Hugh Hendry’s Eclectica Asset Management cheat sheet for the year 2016.
Eclectica Asset Management remains cautiously constructive: Our 2016 cheat sheet
Equities represent just over half of our risk allocation. We have identified a series of hand-picked stock baskets both in Europe and Japan that we believe represent profitable trades capable of capturing the upside from the prevailing macro landscape; we have written previously on the merits of such trades.
A decade ago, no one talked about tail risk hedge funds, which were a minuscule niche of the market. However, today many large investors, including pension funds and other institutions, have mandates that require the inclusion of tail risk protection. In a recent interview with ValueWalk, Kris Sidial of tail risk fund Ambrus Group, a Read More
We tactically hedge against these more constructive positions given the recent reset to higher equity volatility and their periodic outperformance of the wider market. And despite the very weak start to the year for stocks our risk management and the robustness of our positions has moderated drawdowns and allowed us to selectively add risk.
However, for this letter we would like to return to the four main concerns in global macro presently and review how the other half of our risk budget is attuned to such threats. The prevailing concerns are obviously…
- China’s slowing GDP growth, which sponsors the notion of a dramatic currency devaluation to alleviate the pressure linked to slower world trade and the nation’s profound overcapacity, with the associated domestic disinflationary pressures this creates.
- Europe. It’s always Europe! Take your pick: burgeoning migrant concerns that undermine political cohesion across the region and make the system still more fragile; worries about the banking sector whose profitability wanes the more that the authorities intervene to promote economic growth; and of course the known unknowns concerning any Brexit vote.
- The oil price collapse that we discussed in the last monthly newsletter and the inevitability of significant swathes of bankruptcies.
- And finally the notion that measured in dog years the US economic expansion is old and susceptible to an inevitable recession.
Let’s attempt to address these concerns in turn by looking at our risk positioning. We believe it is possible to demonstrate that such headline grabbing Armageddon scenarios can be addressed and hedged at a very modest cost, if not profit, whilst retaining upside exposure should, as we contend, such fears prove overstated.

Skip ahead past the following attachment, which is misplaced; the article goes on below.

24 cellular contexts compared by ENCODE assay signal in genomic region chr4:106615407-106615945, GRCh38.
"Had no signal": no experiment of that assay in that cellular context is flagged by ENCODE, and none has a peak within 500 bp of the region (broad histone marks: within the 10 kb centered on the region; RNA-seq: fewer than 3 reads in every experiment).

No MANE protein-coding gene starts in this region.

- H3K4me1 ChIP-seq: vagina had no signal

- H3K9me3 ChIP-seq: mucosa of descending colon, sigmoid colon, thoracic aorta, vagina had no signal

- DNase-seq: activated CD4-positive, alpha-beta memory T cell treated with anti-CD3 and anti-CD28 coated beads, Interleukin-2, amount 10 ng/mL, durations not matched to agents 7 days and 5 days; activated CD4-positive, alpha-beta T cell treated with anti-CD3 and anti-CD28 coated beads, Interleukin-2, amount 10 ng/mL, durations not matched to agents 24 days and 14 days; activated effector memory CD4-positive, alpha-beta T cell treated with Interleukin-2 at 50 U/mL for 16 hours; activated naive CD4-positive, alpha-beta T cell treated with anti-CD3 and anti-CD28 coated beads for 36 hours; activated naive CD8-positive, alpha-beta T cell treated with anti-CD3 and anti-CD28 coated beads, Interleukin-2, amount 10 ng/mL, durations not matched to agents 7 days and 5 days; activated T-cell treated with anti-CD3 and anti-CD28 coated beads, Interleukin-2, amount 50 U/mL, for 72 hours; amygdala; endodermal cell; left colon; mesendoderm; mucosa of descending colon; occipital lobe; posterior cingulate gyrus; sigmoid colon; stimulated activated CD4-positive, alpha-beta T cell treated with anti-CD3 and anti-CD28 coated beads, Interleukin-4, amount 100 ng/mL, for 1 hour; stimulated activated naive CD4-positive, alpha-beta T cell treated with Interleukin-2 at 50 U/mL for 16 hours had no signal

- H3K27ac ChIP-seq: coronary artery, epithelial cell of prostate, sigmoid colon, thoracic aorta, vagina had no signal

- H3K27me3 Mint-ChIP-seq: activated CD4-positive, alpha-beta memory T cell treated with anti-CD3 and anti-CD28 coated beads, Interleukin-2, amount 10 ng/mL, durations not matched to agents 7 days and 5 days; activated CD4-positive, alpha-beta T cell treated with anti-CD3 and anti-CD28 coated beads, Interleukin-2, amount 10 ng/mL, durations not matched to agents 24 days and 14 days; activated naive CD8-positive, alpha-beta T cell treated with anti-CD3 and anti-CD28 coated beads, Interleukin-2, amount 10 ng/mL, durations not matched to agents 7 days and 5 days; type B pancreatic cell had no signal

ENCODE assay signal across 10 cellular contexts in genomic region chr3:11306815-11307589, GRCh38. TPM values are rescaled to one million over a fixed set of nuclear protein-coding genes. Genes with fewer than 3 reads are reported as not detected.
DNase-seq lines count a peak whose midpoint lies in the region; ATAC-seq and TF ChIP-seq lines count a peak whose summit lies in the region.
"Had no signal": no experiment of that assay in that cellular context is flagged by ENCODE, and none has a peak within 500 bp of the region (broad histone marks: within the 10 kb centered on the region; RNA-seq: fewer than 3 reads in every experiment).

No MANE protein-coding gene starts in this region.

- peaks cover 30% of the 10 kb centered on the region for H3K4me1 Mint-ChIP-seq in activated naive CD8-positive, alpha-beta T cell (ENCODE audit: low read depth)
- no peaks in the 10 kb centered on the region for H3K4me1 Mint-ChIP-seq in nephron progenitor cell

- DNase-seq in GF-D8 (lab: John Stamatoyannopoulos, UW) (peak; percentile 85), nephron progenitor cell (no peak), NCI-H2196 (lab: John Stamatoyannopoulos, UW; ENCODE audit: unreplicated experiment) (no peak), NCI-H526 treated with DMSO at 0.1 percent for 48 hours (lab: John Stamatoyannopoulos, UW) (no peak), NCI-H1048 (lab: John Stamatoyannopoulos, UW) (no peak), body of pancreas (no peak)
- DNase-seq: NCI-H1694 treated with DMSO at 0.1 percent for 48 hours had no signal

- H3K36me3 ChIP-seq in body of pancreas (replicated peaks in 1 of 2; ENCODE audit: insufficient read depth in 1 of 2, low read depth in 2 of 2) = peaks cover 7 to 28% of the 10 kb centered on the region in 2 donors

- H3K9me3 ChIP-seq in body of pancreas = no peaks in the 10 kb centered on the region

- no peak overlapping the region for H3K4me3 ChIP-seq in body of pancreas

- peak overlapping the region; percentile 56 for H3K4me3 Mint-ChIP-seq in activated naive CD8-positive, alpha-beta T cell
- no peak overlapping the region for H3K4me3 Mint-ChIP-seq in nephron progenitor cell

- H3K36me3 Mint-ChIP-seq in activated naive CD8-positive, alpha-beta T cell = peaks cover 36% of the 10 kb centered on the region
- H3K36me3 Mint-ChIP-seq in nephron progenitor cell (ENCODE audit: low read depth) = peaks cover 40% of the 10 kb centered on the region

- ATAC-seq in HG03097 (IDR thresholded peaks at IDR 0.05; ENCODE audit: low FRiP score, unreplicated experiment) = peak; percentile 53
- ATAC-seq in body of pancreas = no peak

The currency tail risk in China can be alleviated by “paying” interest rates in the offshore Chinese fixed income markets where capital flight would be the most pronounced in the event of a shock. As explained at length previously, it is possible to replicate a “payer” position using two FX forwards in what is the fourth largest currency market in the world. Rates typically spike higher if concerns in China heighten against a backdrop of weaker economic growth or further unease about the domestic banking system. Furthermore, the strategy accrues a positive carry should nothing alarming happen and the return series has been typically less correlated to the fortunes of global equities than orthodox hedges such as the dollar or the US Treasury market.
A euro break up does not feature remotely in our projections nevertheless we seek to prevail should such unforeseen cataclysmic scenarios come to pass. We believe that this could potentially be achieved by taking a: long position in the 10-year Bund and shorting the equivalent Italian BTP (see Chart 1 below).
The opposite trade, where one betted on BTPs narrowing their yield differential over German rates, proved spectacularly successful when the spread narrowed from c. 600 basis points to just 90 over the period from July 2012 when Draghi pledged to do whatever it takes to save the euro until March 2014.
Since then the spread has refused to make new lows and responds well to Europe-specific flares in volatility. Today it trades around 130 basis points. And whilst it does not enjoy positive carry, the holding cost is nevertheless low as despite negative rates the German curve is almost as steep as the Italian.
As we see it, the opportunities to benefit from such a position are twofold. Today’s markets are schizophrenic with risk assets plunging on fears of events that have not yet happened (indeed we would argue are unlikely to occur), only to recover slowly as no event risk validates the prevailing thesis. With the global economy still stuck in the growth doldrums this erratic behavior is likely to persist and accordingly we find it difficult to refute the notion that the BTP/Bund spread cannot reprice to 200 basis points wide with essentially nothing going wrong in the real economy; that is to say, the market just has to maintain its paranoid belief that a dead body will “eventually” rise to the surface.
On the other hand we have to contend with the proposition that we may be wrong. Bad things might happen after all. And if anything remotely close to the China bear scenario, or a political disaster in Europe stemming from Brexit or migration issues does play out, this spread will almost certainly explode to the upside. So it arguably represents a low carry “blow up trade” with asymmetric returns: underwriting the benign scenario that the spread returns to its lows (40 basis away) whilst capturing the inevitably huge spread widening if such pressures prevail.
Eclectica Asset Management – The oil price and the end of the commodity super cycle
We wrote at length last month about our view that falling oil prices are a benefit rather than a threat for the majority of the world economy. And for several years we have studiously avoided investing in companies exposed to industrial commodities and have been circumspect in sizing equity shorts mindful of the torturous upside price volatility (short squeezes) that has made monetization of the narrative almost impossible. Instead we have favored the FX markets for expressing this theme and its most likely enduring properties. As highlighted previously we favor those Asian countries which benefit from having larger consumer sectors and little commodity exports. Typically these currencies offer attractive positive carry. On the other hand we are short those nations which can be typified as being producers of increasingly commoditized goods dependent on world trade and vulnerable to a slowing China and its desire to capture more of the value chain. Typically these creditor nations already have low interest rates and seem likely to need further currency weakness if they are to defend their competitiveness.